What does the "Microsoft.Authorization/elevateAccess/action" role actually do? A sub permission of the User Access Administistrator Azure resource role

Johnathan Welker 86 Reputation points

I've got some questions relating to the User Access Administrator Azure resource role. Because it grants Microsoft.Authorization/*, it means that Microsoft.Authorization/elevateAccess/action is a part of that permission set. That permission is defined here and also screenshotted below for easy reference:


To me, this permission's description tells me that somehow, someone with User Access Administrator (UAA) can elevate their permissions outside of the scope it was given at. Say they were assigned UAA on Subscription A. It seems that somehow (and this is the heart of my question), they are able to "elevate" themselves to have the same Microsoft.Authorization/* across Subscriptions B-Z as well since it is at "tenant scope".

Also, I noticed that this particular permission, Microsoft.Authorization/elevateAccess/action, is explicitly listed in the NotActions of Contributor role, implying to me it is somewhat risky.

All that being said I have three questions, all related:

1. Am I correct in what this permission grants? Or completely off-base?
2. If so, how does that permission actually get "elevated"? I notice the language in the Description of the permission states "grants the caller". How does one "call" that permissions to elevate to tenant scope?
3. Is the "elevate" action really only what is available here as a part of elevating Global Admin to the UAA role? And if this is the case, why bother putting it in the "NotActions" of Contributor then?

Hopefully that all makes sense. Happy to clarify as needed, thank you in advance for your thoughts / time!

Azure Role-based access control
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An Azure service that provides fine-grained access management for Azure resources, enabling you to grant users only the rights they need to perform their jobs.
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A Microsoft Entra identity service that provides identity management and access control capabilities. Replaces Azure Active Directory.
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  1. Marilee Turscak-MSFT 36,246 Reputation points Microsoft Employee

    Hi @Johnathan Welker ,

    Thanks for your post and apologies for the delayed reply! The User Access Administrator role applies to all subscriptions in a particular tenant. That scope is described here and here.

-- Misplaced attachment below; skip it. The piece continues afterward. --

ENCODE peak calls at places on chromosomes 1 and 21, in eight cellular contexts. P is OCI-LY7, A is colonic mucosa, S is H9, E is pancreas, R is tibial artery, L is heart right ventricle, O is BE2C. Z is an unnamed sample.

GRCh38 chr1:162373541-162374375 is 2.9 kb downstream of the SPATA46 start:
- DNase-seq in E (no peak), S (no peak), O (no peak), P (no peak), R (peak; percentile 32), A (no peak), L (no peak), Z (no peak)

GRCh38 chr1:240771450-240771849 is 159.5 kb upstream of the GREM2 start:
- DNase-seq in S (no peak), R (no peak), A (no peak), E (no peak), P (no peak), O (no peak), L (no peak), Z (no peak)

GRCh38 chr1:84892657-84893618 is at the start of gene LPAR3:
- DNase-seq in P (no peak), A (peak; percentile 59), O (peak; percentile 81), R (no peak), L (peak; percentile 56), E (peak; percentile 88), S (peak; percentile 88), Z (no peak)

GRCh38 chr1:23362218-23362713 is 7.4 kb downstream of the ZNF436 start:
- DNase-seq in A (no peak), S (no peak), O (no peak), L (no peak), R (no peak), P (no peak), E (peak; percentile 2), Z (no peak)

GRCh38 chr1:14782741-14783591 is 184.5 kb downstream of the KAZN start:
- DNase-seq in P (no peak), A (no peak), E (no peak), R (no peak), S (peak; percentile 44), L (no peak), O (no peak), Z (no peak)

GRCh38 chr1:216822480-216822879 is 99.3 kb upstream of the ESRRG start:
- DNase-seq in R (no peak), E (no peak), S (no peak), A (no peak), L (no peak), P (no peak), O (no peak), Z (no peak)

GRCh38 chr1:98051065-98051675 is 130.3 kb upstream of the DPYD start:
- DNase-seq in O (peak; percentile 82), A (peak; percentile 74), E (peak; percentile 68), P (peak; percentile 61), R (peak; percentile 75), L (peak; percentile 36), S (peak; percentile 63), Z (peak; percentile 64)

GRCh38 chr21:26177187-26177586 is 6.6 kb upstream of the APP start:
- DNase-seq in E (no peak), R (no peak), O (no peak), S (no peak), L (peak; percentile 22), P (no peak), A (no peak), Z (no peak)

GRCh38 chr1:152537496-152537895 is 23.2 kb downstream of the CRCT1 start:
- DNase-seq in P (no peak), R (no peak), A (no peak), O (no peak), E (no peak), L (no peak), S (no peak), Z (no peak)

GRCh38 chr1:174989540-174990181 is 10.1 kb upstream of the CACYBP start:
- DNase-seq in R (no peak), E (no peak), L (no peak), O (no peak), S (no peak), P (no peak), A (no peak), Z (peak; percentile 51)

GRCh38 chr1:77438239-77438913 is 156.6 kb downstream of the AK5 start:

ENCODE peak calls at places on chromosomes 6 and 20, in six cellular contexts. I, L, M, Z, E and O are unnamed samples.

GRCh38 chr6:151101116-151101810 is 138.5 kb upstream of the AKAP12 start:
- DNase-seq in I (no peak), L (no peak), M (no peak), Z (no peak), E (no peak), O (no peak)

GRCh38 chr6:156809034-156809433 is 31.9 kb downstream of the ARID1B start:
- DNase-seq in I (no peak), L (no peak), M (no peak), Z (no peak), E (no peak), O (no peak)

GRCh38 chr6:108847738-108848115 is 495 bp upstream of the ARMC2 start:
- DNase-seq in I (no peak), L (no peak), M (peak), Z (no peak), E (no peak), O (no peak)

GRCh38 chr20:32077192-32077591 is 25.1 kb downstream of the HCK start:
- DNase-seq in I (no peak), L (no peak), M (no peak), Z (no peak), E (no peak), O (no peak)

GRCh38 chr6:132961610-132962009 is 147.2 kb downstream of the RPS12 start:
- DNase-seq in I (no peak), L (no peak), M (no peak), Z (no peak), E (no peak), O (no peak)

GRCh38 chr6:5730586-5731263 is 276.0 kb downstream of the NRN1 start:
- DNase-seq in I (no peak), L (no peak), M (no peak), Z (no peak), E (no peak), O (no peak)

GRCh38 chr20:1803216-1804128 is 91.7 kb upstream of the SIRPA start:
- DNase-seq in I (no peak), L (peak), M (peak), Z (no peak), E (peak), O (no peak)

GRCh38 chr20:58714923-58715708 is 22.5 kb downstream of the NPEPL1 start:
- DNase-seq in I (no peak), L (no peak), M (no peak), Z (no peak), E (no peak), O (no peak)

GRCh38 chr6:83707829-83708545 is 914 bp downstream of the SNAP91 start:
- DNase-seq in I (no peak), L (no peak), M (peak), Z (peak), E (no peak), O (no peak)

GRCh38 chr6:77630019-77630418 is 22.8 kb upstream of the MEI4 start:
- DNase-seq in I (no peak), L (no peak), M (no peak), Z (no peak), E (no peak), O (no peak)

By default, Azure roles and Azure AD roles do not span Azure and Azure AD. However, if a Global Administrator elevates their access by choosing the Access management for Azure resources switch in the Azure portal, the Global Administrator will be granted the User Access Administrator role (an Azure role) on all subscriptions for a particular tenant.

    I don't see this contradicted in the documentation unless I'm missing something, but please do correct me if I'm missing your concern. Because it is such a broad and highly privileged scope, it is recommended to remove that elevated access (UAA role) from the Global Admin after the necessary changes have been made. That role has always been at the tenant scope and never solely at the subscription scope.

    As for the Contributor role, the NotActions are subtracted from Actions, so the Actions indicate that the principal in that role can perform all actions, but NotActions removes abilities from that role. This scenario is documented here:

    Here's the Contributor role definition as displayed in Azure PowerShell and Azure CLI. The wildcard (*) actions under Actions indicates that the principal assigned to this role can perform all actions, or in other words, it can manage everything. This includes actions defined in the future, as Azure adds new resource types. The actions under NotActions are subtracted from Actions. In the case of the Contributor role, NotActions removes this role's ability to manage access to resources and also manage Azure Blueprints assignments.

    Let me know if this addresses your concern and if you have further questions.


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